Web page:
Whether you’re in your twenties or much older, buying your first home is possibly the biggest single financial decision of your life. Yet home ownership is not for everyone. You not only need to understand the money side of the transaction, but your personal needs as well. After more than a decade of annual double-digit price gains in many markets, the U.S. residential real estate market was starting to cool. This was particularly worrisome for several reasons. Housing debt-fueled by easy access to home equity loans-was eating away equity in a large number of American properties.
The Federal Reserve’s Survey of Consumer Finances, released every three years, reported in February 2006 that average family incomes fell 2.3 percent between 2001 to 2004, dragged down by the sluggish recovery from the 2001 recession.
Generally, there are three primary reasons why people buy homes:
- They want to cut their income taxes. With a mortgage, you may be able to deduct the interest you’re paying and property taxes from your taxable income. This cuts your income tax payment, and may make home ownership cheaper than renting.
- They see it as an investment, not a long-term residence. Some people buy housing they plan to live in as an investment. They live in it while they fix it up and then sell. Recently, the market was hot enough to do that and guarantee attractive profits. But markets slow and investors always need to be aware of that.
- They want to build equity. As a mortgage loan is paid down and housing prices head up in an area, homeowners build value in what they have bought. This provides an ownership stake that can be used for a home equity loan or line of credit or profit when the home is sold.
How Much Down Payment Do You Need?
A decade ago, mortgage loans were fairly traditional. There was little or no talk about home equity lines or interest-only loans. While it is still good to deliver some level of down payment, with the aggressive rise in home prices over the last decade, fewer people can afford such a hefty chunk at the outset. Check with your lender to see how much less PMI will cost you based on how much down payment you can afford.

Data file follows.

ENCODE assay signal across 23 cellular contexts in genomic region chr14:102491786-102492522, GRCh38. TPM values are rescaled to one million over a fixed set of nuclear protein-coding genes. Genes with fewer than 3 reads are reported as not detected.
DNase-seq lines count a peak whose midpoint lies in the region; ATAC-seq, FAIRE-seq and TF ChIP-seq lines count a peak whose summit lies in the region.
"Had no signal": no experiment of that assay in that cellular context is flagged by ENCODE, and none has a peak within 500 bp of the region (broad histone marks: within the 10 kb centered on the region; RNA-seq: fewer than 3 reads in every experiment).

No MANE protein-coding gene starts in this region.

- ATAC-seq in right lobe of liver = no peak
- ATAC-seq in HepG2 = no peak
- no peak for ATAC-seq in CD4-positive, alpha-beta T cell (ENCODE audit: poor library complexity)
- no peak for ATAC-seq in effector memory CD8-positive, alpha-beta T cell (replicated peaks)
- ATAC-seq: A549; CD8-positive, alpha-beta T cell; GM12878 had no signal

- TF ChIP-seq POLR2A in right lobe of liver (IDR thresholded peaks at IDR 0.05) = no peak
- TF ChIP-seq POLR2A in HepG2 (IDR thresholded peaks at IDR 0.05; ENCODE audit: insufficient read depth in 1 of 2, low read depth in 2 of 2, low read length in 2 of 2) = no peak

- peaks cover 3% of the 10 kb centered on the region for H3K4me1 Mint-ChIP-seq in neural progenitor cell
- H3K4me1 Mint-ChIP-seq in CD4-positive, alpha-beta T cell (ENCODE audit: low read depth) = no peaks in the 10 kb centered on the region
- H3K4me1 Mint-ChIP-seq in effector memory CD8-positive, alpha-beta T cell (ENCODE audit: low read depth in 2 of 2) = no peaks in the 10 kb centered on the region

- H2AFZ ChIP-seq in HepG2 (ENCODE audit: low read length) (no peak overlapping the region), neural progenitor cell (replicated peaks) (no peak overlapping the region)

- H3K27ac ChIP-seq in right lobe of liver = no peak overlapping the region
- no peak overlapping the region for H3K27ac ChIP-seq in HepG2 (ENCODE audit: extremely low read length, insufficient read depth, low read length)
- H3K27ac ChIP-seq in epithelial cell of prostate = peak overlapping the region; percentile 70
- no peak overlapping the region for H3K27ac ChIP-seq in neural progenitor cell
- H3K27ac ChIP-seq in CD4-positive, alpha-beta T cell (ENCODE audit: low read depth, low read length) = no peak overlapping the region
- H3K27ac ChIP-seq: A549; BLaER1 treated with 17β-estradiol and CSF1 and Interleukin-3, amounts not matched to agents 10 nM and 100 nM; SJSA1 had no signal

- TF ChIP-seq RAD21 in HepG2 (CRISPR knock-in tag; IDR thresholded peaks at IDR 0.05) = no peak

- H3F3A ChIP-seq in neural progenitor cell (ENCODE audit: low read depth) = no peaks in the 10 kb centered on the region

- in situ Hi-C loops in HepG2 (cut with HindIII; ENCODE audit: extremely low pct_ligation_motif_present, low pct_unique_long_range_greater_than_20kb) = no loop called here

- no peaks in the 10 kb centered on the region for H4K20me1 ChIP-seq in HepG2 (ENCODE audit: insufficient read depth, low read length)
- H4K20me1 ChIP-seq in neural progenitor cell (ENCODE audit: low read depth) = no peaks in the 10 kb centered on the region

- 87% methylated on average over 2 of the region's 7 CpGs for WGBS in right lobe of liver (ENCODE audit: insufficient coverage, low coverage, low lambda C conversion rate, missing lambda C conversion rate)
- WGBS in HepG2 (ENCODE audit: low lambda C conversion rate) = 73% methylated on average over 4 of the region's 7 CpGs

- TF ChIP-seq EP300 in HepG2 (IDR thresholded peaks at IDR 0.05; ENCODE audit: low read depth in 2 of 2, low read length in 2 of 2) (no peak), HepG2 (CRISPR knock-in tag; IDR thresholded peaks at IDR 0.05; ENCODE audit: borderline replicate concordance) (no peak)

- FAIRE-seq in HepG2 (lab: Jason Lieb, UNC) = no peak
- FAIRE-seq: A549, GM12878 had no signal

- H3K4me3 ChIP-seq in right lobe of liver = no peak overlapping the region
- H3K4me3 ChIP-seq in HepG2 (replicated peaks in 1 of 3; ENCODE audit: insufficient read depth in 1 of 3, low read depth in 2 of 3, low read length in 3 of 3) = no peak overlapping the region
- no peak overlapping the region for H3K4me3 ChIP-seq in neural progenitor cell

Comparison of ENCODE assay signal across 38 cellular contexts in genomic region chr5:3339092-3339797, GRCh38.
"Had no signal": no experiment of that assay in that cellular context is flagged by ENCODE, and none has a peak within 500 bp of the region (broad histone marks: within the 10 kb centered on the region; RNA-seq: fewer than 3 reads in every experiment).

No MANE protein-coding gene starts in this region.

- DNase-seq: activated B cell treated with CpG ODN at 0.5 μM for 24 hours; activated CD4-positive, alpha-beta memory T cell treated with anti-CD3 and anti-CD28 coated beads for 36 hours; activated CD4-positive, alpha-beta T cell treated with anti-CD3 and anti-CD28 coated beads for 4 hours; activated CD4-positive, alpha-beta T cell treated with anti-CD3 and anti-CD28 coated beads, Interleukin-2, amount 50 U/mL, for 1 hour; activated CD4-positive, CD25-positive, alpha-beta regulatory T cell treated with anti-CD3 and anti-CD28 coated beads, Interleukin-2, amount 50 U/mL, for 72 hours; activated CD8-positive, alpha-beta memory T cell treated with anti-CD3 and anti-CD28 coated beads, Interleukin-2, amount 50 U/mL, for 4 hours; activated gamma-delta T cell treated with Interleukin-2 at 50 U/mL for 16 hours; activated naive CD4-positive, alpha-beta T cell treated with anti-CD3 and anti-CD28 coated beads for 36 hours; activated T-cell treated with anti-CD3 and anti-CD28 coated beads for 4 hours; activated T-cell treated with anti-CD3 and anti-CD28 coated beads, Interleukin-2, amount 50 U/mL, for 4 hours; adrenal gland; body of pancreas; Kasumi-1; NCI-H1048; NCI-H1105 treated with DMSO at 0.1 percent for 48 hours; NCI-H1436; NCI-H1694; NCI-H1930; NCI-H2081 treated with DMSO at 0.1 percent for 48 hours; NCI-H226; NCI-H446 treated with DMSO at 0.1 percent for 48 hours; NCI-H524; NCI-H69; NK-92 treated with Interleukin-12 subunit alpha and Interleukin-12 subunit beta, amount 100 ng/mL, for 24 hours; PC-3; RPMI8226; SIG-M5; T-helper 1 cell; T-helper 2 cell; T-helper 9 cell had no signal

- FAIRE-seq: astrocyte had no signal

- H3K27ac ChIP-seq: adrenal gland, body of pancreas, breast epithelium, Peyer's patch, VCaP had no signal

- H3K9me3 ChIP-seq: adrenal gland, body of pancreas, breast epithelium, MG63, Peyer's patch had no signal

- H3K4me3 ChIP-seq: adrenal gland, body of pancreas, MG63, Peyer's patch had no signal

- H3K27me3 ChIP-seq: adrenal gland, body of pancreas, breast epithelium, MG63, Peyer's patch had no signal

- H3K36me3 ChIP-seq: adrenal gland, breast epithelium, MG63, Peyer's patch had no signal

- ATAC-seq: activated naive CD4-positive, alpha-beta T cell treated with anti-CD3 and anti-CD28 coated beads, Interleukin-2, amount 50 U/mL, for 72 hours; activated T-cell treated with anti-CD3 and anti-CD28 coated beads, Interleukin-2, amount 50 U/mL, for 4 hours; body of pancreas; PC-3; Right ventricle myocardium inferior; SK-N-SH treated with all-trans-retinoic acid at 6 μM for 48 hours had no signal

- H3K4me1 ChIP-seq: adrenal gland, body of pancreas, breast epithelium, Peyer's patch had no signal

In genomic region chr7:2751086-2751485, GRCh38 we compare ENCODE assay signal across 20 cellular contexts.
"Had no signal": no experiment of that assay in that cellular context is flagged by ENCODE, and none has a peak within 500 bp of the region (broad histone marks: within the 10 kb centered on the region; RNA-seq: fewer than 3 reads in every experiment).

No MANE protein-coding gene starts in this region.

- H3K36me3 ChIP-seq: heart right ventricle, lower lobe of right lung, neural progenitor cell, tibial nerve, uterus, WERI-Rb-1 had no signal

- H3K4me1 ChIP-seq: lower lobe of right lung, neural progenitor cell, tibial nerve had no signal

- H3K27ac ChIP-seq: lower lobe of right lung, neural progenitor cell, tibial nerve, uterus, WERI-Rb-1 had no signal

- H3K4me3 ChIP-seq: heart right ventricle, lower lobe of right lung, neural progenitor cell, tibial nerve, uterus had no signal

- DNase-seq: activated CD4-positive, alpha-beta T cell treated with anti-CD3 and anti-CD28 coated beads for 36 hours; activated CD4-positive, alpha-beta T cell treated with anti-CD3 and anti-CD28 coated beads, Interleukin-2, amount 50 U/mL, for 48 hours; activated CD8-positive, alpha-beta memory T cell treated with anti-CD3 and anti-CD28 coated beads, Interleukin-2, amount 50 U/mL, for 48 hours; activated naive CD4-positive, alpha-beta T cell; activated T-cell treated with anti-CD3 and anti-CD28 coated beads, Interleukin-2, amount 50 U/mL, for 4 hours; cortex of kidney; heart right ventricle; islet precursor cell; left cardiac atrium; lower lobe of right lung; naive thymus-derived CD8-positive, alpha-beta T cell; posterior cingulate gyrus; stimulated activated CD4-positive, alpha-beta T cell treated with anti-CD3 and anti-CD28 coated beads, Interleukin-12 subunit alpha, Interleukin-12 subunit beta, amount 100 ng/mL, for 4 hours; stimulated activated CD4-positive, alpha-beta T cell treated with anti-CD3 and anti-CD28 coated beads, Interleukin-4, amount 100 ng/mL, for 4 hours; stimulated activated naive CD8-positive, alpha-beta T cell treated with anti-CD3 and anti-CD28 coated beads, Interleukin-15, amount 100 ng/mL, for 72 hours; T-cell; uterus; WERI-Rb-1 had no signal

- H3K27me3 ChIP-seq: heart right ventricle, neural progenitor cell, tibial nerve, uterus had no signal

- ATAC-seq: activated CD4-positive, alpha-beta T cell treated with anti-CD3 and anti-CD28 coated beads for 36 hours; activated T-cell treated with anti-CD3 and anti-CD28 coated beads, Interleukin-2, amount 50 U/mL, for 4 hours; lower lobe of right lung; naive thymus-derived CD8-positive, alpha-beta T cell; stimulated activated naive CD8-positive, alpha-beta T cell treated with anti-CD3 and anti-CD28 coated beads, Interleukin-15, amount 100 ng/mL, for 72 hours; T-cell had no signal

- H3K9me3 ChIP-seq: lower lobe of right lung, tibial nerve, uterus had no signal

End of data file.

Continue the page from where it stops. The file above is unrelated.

There’s another alternative to paying PMI: the 80/10/10 loan. Here’s how it works-you take out a first mortgage for 80 percent of the sales price, a second mortgage (or home equity loan) for the next 10 percent of the sales price, and put down 10 percent in cash. This means taking on significant debt, so discuss this choice with a financial adviser first.
What Types of Property are Available?
While single-family homes, condominiums, and rental apartments top the list of real estate most people buy, other people increasingly buy property for rehabilitation and resale and out-of-town rental as well. Here’s an overview of the key categories of properties most people buy and for what purpose:
- Single-family home. This is the most common form of residential property, the single-family detached house. Houses come in all shapes, sizes, and price ranges, but their physical characteristic is that the home sits by itself on its own piece of property. They are generally easier to finance than properties the owner does not live in, because the belief is that they will be better maintained and easier to appraise for value.
- Condominium. Condos exist in virtually every community of any size. When you purchase a condo, you are purchasing an actual unit, as some say, “from the inside paint in”: When it comes to the outside structure of the building and common elements, there is a joint governing body, called the condominium association, that gathers facts, bids, and decides how money for repairs and other projects will be collected and paid out. Financing a condo purchase is similar to obtaining a mortgage on a single-family home, except that your lender may have restrictions on types of condos approved for FHA financing. Some lenders may grill you if you a.re not planning to live in the development because they like to see owners on site.